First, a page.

HTML and CSS Reference
In-Depth Information
(a) HTML
class name
middle used in
a paragraph
class name beginning
used in a paragraph
style for class
named beginning
defined in the
paragraph tag
style for class
named middle
defined in the
paragraph tag
embedded style sheet
used to define three
paragraph classes
style for class
named end
defined in the
paragraph tag
class name
end used in
a paragraph
resulting styles as defined
in embedded style sheet
above; compare HTML
code above with styles
depicted on this Web page
Obtaining Images
The Web contains
thousands of image files
that can be downloaded
for free and used for
noncommercial purposes.
Search for “free images”
to find images. If you
find a graphic you want
to use, right-click the
image, click Save picture
as on the shortcut menu,
and then save the image
to your computer. Many
applications come with
clip art that can be used
on Web pages. Other
types of digital images,
such as images scanned by
a scanner or pictures taken
with a digital camera, can
also be included on a Web
page. You can also create
images using a paint or
image-editing program.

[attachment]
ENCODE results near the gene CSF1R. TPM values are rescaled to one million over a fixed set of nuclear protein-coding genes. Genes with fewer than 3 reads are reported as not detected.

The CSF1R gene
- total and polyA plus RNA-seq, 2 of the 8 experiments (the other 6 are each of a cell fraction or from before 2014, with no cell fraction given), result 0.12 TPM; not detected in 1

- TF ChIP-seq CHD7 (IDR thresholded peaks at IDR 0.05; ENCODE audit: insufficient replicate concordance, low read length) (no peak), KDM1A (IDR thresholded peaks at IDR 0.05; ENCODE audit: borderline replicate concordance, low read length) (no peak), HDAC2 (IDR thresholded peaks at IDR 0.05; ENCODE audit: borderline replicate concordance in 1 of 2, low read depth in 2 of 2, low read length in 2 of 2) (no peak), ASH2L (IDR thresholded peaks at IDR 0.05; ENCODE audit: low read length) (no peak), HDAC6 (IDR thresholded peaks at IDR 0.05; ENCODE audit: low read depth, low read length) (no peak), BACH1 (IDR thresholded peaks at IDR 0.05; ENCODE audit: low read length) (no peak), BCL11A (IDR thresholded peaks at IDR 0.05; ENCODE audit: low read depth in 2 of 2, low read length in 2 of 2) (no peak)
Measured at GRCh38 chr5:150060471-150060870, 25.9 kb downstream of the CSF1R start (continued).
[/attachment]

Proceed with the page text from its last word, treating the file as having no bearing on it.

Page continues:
Regardless of where you
get the images, always
follow copyright rules and
(b) Resulting
Web page.
Figure 3-32
Adding an Image with Wrapped Text
As shown in Appendix A, the <img> tag has many attributes, including attributes to
specify height, width, and alternative text.
Alignment is also a key consideration when inserting an image. Alignment can
give an image and the surrounding text completely different looks. Figure 3-33 shows
two images, the first of which is left-aligned and wraps any text to the right of the image.
In this chapter, you use an embedded style sheet to align (float) the image to the left or
right and wrap the text to the right or left of the positioned image. You will also add some
space (margins) around the image so that it is separated from the text. To accomplish these
tasks, you use the float and margin properties.
The float property indicates in which direction (in this case left and right) to dis-
play (or float) an element being inserted on a Web page. Floating an element like an
image allows the element to move to the side indicated in the float statement. As a result
of that repositioning (floating), the other elements, like text, are moved up and allowed
to wrap next to the floated element. When you first open the samplephotos.html file
in Internet Explorer (Figure 3-28 on page HTML 122), both images are left-aligned.
Notice that the text is aligned beneath each image, leaving a lot of white space to the
right of the images. The text does not surround the images in Figure 3-28, as it does
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